XXVI
The Legend of Havasu Canyon

Where the waters of Havasu Creek originate is not known for certain. But, even before continuing the mile-and-a-half downstream to Supai Village, we took steps to solve for ourselves, at least partially, the mystery of its origins. Heading upstream, we soon came to a beautiful pool, under the shade of a cottonwood tree. We followed on back, but there was only brackish water, standing in stagnant puddles. Beyond that, a completely dry wash. That glorious tree-shaded pool — fed, some speculate, by an underground flow from as far away as the San Francisco Peaks — that is the origin of the stream which provides life for the Indian village, and creates the waterfalls of Havasu Canyon.

A battered sign terminated this exploratory side trip: "To-pocoba Hilltop, 14 miles. Trail not recommended This used to be the principal gateway to and from Supai but is now seldom
used. An inexperienced hiker recently became lost in this area and was within a day or so of perishing when he was located.  Turning back, we began following the stream toward the village.

Two Indian boys were shooting at a squirrel with a slingshot. "You hit him?" Francis asked. "No," came the honest reply, accompanied by a broad smile.

Bird song began filling the air. The waters of the stream were likewise singing. Several times we crossed and recrossed on bridges formed of single logs. Each crossing required a balancing act. Some butterflies lazed their way back and forth without benefit of bridges.

The distant sound of barking dogs. As we passed between two boulders, the village began spreading before us, a green meadow sprinkled with fruit trees, small houses dotting the fields, and the two legendary towering rocks of Supai — of which we had read — rising over the left side of the canyon which enclosed this quiet splendor.

These rocks, so a legend goes, were once an Indian man and his spouse who, caught climbing out of the valley in search of some new paradise, were turned to stone by the gods. It was a warning, to others who might get the wanderlust, that no paradise as fine as this could be found beyond these canyon walls.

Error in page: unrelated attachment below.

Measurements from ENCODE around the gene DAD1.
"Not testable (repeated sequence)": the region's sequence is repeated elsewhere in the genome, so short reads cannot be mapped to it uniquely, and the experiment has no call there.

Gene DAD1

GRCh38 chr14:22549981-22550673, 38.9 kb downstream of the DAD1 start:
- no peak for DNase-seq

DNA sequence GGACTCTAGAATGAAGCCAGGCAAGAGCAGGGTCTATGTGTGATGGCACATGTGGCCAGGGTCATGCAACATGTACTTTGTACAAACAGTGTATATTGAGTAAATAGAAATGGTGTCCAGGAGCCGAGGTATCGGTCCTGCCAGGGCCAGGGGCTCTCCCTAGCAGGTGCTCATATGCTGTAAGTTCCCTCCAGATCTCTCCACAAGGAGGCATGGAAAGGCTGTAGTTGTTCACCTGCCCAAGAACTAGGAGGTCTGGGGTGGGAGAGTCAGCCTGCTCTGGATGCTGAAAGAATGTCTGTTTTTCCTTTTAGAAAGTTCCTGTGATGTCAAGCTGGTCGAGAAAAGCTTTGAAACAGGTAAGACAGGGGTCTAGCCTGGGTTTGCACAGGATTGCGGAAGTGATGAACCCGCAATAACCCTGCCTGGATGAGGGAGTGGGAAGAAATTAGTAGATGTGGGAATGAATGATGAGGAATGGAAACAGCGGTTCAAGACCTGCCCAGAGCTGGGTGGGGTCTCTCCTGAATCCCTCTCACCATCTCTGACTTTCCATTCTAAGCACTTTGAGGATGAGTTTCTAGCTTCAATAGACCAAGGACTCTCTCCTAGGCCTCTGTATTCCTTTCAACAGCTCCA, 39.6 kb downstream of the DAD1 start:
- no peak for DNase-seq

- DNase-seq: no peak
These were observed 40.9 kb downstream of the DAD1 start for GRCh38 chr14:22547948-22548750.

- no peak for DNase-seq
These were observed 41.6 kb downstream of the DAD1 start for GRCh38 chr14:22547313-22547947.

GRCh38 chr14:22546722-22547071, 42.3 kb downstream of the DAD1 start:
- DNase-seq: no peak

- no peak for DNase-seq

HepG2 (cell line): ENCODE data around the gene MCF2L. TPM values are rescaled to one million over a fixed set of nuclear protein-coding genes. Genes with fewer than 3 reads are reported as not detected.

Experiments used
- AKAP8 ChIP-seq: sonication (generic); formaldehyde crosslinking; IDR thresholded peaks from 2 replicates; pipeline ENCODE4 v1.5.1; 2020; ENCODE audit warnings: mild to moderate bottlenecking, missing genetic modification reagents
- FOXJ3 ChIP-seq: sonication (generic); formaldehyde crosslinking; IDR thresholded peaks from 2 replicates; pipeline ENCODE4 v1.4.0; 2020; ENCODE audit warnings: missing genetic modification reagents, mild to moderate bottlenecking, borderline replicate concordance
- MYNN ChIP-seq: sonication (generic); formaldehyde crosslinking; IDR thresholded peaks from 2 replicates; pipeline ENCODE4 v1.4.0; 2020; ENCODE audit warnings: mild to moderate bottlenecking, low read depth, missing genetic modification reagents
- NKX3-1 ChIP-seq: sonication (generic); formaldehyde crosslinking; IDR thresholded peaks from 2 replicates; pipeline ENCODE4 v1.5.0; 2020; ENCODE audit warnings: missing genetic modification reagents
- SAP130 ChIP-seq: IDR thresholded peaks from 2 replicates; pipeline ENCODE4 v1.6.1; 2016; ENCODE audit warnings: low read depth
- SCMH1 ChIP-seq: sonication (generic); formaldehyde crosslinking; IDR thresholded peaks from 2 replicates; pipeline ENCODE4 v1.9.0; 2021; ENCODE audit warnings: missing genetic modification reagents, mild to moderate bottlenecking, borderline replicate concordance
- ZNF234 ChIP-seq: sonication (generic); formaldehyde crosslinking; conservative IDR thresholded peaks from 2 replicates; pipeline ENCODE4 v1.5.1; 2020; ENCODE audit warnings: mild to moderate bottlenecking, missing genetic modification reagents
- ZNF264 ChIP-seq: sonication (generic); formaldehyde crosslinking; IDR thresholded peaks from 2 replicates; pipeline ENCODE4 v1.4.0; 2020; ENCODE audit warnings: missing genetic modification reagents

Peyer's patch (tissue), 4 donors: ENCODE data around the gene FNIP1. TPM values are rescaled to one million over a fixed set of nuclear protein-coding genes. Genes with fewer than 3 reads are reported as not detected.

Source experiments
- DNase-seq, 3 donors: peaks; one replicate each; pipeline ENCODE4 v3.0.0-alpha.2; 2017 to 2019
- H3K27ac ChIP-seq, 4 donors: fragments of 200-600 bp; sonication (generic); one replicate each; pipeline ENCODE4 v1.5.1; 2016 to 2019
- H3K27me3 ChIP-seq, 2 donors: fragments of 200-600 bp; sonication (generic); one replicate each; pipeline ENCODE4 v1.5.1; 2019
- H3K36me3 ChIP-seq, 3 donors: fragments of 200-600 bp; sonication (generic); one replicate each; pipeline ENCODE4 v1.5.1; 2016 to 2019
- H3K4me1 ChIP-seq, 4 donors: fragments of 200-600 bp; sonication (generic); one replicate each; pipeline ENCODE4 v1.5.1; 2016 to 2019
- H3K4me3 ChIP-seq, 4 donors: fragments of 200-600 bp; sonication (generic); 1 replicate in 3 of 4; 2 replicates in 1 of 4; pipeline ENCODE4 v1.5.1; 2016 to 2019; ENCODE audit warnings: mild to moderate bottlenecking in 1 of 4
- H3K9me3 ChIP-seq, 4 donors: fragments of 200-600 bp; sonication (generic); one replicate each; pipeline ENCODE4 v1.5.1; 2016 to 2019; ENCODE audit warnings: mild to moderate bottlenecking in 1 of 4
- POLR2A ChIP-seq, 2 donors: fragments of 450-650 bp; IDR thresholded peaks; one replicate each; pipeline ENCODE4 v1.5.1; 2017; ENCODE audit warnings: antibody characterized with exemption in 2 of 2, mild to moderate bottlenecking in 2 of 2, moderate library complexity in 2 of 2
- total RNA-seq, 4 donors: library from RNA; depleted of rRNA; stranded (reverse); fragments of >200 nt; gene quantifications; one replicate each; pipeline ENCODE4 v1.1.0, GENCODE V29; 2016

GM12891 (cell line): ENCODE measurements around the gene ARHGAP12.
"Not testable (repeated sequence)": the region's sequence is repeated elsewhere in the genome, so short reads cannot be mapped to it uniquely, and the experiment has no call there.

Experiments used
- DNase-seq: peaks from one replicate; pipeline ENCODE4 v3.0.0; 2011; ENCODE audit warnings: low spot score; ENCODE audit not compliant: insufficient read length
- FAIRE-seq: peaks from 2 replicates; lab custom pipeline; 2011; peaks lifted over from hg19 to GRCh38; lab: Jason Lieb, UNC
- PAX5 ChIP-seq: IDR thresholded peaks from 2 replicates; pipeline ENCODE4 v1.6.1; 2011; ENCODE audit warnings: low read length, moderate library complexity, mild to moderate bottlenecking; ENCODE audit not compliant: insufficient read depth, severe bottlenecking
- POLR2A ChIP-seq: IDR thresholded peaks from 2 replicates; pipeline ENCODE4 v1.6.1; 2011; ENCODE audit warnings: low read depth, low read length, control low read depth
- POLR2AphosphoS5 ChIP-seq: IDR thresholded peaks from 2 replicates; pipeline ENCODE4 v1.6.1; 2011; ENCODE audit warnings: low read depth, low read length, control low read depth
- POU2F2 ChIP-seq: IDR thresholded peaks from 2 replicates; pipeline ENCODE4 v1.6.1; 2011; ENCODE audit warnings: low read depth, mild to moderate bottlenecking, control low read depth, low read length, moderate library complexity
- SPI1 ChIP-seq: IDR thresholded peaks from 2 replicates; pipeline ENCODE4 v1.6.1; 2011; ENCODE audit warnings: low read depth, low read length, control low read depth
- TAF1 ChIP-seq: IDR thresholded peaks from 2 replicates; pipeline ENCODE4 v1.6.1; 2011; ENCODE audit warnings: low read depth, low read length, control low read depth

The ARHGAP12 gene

As we continued on and began absorbing the scene around us, that legend seemed less implausible than we had thought. Great cottonwoods lined the trail, which widened slightly to become the village's main street. This was October. Each cottonwood leaf was like a golden flame; each great tree became a candelabra of a million leaf-shaped lighted candles. As a breeze stirred the leaves, the golden flames flickered. Our pathway into the village was ablaze with splendor. What Supai might be like at other seasons we would not know until later visits. But if that Indian man and maiden had attempted to leave all of this in the autumn, then they deserved to be turned into rocks.

There is a postscript to the legend. If either of the figuresturned-to-stone ever falls, then this paradise will come to an end. As we continued along this avenue of golden glory we were certain in our own minds that — if the rocks ever did fall — it would not be in autumn.

Not only was the main street lined with the gold of cottonwoods, there was color in the "street" itself. We were padding along on a wide trail of deep reddish-pink sand. Only hikers, dogs, Indian horses and mules, and villagers use this avenue of pulverized red rock. We were being provided, literally, with a red carpet approach.